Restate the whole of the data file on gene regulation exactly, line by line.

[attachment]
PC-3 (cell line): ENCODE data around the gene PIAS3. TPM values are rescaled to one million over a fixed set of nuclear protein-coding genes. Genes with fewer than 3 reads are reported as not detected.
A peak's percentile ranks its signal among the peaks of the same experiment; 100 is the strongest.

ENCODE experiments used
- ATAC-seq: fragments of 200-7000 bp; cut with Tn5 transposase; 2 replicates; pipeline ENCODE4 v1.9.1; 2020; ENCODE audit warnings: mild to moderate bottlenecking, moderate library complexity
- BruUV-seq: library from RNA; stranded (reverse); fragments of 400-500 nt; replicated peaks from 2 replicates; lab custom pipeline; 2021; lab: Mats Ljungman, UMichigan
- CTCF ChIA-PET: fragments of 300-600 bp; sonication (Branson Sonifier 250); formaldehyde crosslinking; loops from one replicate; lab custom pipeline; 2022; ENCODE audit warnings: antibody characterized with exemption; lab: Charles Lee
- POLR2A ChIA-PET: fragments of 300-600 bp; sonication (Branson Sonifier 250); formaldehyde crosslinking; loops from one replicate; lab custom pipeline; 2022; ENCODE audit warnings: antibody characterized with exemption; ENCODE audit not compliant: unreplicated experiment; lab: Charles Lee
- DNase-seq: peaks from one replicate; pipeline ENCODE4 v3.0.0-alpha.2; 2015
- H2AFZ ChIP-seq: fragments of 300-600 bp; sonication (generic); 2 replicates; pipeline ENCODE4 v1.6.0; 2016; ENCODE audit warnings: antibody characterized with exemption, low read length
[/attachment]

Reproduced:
PC-3 (cell line): ENCODE data around the gene PIAS3. TPM values are rescaled to one million over a fixed set of nuclear protein-coding genes. Genes with fewer than 3 reads are reported as not detected.
A peak's percentile ranks its signal among the peaks of the same experiment; 100 is the strongest.

ENCODE experiments used
- ATAC-seq: fragments of 200-7000 bp; cut with Tn5 transposase; 2 replicates; pipeline ENCODE4 v1.9.1; 2020; ENCODE audit warnings: mild to moderate bottlenecking, moderate library complexity
- BruUV-seq: library from RNA; stranded (reverse); fragments of 400-500 nt; replicated peaks from 2 replicates; lab custom pipeline; 2021; lab: Mats Ljungman, UMichigan
- CTCF ChIA-PET: fragments of 300-600 bp; sonication (Branson Sonifier 250); formaldehyde crosslinking; loops from one replicate; lab custom pipeline; 2022; ENCODE audit warnings: antibody characterized with exemption; lab: Charles Lee
- POLR2A ChIA-PET: fragments of 300-600 bp; sonication (Branson Sonifier 250); formaldehyde crosslinking; loops from one replicate; lab custom pipeline; 2022; ENCODE audit warnings: antibody characterized with exemption; ENCODE audit not compliant: unreplicated experiment; lab: Charles Lee
- DNase-seq: peaks from one replicate; pipeline ENCODE4 v3.0.0-alpha.2; 2015
- H2AFZ ChIP-seq: fragments of 300-600 bp; sonication (generic); 2 replicates; pipeline ENCODE4 v1.6.0; 2016; ENCODE audit warnings: antibody characterized with exemption, low read length